Frank Kameny’s lifetime efforts to ensure equal employment rights for all were inscribed on a certificate of appreciation presented on the behalf of the American Astronomical Society at its 219th semiannual meeting, Jan. 8 to 12, in Austin, Texas. Charles Francis, cofounder of the Kameny Papers Project, accepted the certificate.
”The American Astronomical Society, in light of its commitment to diversity and equality, hereby honors the memory of the astronomer Dr. Franklin Edward Kameny for his exemplary lifelong commitment to promoting equal rights for homosexual men and women,” it reads.
An astronomer, Kameny was fired from his position with the U.S. government in 1957 because he was gay, leading to decades of political activism to advance the cause of gay rights.
”I know how much he would have loved the opportunity to close this one final circle in his life,” Francis said when he accepted the award on behalf of Kameny, a member of the society before his death in October 2011 at age 86.
Youth Pride Services, along with an array of local and national organizations including Advocates For Youth, Coalition For Queer Youth, Gay & Lesbian Alliance Against Defamation (GLAAD) and Campus Pride, have launched ”Year For (You)th,” the first phase of the National Strategy For Black Gay Youth, which focuses on 2,500 black gay youth, painting a national picture of what it is like to grow up black and gay in the United States.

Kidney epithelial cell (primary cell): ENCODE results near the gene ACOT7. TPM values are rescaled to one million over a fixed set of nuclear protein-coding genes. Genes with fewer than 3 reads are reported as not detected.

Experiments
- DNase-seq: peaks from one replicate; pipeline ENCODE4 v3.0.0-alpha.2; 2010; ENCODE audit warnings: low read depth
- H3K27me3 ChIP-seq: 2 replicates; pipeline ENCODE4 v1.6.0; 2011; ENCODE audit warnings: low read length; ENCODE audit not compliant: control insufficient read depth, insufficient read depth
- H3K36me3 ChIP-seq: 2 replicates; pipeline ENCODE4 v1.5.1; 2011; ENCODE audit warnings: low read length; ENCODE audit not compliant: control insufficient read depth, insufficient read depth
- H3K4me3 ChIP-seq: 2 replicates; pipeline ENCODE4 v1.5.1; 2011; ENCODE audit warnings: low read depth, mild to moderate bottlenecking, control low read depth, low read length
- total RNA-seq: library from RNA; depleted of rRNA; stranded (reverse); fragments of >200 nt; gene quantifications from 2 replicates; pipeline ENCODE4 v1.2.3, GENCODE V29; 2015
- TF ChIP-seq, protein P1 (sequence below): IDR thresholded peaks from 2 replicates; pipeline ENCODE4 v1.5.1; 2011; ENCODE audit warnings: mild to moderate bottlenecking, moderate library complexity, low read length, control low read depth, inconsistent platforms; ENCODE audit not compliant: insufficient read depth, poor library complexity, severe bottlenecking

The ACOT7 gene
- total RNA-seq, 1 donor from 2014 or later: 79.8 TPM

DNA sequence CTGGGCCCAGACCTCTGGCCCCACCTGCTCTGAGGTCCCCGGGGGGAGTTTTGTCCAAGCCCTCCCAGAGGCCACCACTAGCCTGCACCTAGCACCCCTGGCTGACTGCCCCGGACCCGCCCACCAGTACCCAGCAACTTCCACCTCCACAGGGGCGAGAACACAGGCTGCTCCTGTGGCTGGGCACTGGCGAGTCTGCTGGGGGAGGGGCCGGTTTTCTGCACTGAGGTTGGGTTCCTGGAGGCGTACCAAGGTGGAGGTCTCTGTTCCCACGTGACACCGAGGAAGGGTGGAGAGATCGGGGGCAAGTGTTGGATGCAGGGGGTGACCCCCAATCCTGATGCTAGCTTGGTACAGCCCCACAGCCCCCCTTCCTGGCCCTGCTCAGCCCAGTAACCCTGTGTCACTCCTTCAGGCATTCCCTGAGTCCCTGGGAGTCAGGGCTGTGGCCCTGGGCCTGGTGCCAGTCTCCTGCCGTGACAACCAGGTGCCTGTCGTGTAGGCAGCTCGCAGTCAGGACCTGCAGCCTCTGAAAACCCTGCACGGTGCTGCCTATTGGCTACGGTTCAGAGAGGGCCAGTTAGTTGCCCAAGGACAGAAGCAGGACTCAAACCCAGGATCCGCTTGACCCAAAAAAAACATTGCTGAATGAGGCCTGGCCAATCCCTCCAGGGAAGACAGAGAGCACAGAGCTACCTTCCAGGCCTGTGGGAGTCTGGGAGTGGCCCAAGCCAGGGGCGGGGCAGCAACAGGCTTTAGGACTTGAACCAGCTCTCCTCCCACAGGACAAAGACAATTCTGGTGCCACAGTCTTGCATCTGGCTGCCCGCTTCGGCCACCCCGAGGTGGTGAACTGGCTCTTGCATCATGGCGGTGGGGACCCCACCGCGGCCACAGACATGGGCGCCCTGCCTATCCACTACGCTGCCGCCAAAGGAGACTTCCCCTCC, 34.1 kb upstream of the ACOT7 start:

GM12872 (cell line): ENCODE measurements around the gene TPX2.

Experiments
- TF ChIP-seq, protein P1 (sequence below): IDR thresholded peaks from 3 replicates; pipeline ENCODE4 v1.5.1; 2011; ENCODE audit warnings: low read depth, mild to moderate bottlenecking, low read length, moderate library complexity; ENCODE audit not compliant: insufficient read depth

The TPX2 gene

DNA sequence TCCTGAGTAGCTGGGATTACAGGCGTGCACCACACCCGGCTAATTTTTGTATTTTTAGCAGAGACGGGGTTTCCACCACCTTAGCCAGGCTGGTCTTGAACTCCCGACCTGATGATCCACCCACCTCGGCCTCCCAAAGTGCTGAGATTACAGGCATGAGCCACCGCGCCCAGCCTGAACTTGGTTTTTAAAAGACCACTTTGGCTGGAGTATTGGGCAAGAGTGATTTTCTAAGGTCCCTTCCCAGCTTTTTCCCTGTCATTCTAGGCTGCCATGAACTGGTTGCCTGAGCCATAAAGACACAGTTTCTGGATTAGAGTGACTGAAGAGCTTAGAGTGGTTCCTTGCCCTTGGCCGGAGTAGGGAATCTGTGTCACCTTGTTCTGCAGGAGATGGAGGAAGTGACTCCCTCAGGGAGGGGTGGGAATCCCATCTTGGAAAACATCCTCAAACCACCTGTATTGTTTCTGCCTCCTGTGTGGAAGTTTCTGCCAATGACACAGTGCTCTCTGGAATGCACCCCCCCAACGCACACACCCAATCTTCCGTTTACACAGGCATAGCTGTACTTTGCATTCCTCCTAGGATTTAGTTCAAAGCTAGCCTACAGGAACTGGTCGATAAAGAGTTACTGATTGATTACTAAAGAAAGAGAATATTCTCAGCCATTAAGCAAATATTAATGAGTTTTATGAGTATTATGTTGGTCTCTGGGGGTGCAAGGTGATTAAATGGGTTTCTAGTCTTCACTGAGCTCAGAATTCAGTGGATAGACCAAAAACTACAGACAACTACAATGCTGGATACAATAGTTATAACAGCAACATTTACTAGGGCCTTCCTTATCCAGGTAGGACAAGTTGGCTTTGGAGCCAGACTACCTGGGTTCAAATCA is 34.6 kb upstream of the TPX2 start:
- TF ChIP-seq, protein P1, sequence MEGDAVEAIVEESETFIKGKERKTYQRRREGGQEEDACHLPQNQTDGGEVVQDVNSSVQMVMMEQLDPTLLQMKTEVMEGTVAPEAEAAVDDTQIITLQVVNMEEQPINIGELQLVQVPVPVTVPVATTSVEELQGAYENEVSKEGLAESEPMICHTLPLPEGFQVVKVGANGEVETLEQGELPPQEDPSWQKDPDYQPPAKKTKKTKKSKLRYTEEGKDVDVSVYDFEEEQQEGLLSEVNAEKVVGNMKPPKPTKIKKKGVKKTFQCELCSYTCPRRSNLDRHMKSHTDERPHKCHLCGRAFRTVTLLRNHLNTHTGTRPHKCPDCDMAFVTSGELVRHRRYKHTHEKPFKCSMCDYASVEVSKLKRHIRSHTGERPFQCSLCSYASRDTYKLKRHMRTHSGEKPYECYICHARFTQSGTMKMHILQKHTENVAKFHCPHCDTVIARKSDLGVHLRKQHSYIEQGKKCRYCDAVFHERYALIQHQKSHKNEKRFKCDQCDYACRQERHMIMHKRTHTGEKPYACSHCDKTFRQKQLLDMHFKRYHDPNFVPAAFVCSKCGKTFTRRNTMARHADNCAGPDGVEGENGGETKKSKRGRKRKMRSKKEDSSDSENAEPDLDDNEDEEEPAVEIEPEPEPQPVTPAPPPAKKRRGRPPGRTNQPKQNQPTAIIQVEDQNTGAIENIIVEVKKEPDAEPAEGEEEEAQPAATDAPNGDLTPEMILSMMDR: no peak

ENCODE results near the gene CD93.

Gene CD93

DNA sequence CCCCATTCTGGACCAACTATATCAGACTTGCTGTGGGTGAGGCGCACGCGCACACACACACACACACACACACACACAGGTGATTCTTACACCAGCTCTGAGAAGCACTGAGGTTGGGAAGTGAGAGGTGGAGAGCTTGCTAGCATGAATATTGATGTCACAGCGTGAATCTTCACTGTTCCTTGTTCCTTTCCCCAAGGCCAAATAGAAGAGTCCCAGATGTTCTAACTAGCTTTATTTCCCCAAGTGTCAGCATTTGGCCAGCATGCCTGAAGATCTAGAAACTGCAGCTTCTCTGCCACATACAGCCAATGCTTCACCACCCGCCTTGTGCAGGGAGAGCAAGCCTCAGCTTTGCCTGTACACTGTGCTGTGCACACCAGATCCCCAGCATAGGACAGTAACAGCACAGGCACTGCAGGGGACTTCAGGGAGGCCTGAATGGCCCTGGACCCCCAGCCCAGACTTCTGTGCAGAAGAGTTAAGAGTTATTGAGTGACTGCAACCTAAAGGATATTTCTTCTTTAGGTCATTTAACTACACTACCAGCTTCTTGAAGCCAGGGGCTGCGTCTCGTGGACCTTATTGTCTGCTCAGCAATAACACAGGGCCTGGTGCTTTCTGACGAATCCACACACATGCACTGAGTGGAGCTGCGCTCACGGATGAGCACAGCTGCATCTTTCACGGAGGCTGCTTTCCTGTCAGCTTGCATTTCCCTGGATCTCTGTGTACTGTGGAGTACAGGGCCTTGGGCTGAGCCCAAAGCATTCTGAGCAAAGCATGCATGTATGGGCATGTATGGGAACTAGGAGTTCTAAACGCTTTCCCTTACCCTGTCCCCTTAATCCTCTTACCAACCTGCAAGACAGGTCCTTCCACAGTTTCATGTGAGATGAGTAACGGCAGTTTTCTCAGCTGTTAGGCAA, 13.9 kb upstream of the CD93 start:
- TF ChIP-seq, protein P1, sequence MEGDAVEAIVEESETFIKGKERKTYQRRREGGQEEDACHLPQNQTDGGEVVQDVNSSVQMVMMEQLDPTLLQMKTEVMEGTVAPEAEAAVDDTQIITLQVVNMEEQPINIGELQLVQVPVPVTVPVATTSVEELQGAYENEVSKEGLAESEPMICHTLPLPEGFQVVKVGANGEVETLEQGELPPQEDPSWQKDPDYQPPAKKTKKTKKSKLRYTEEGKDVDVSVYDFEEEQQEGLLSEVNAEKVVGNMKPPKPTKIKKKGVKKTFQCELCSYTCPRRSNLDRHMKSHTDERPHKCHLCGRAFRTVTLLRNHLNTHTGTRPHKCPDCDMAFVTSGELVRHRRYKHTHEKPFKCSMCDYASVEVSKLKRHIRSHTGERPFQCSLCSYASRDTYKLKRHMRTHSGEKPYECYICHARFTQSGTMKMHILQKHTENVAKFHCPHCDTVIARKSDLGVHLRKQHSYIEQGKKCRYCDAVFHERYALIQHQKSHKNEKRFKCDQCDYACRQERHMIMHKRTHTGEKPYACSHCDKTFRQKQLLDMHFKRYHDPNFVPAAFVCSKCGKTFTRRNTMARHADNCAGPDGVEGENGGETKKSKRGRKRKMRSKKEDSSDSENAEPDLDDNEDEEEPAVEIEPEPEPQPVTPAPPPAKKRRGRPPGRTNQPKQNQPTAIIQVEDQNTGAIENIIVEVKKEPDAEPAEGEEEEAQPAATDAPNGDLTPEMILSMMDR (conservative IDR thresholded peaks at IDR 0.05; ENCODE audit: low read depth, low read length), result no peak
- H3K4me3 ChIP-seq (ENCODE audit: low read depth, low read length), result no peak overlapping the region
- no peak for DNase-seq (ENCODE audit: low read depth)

National youth leaders spent Martin Luther King Jr. Day recruiting peers to get involved. Youth from 25 states, including Maryland in the D.C. area, are active participants in the survey, which has been distributed via Twitter, Facebook, YouTube and SMS texting services.
Youth interested in participating in the survey may complete it here.
”Invisible: The State of LGBT Health in Colorado,” a research study conducted by the One Colorado Education Fund, has unveiled significant findings about LGBT health care in the Centennial State.
The study, released Jan. 19, which surveyed 1,300 LGBT Coloradans, found that 21 percent have been refused health care services in the state.
The study also found that only 59 percent feel secure while expressing their sexual orientation or gender identity when seeking medical care, and 28 percent cite sexual orientation ”sometimes or often” hampers any attempt at seeking health services.
The study also offers several recommendations to the LGBT community and health care professionals in an attempt to better the community’s overall health.
”Lesbian, gay, bisexual, and transgender Coloradans are often hidden, rarely studied, and poorly characterized,” said Brad Clark, One Colorado Education Fund executive director. ”This study begins to fill that gap, offering a look into how LGBT people are treated when they access health care services in the state.”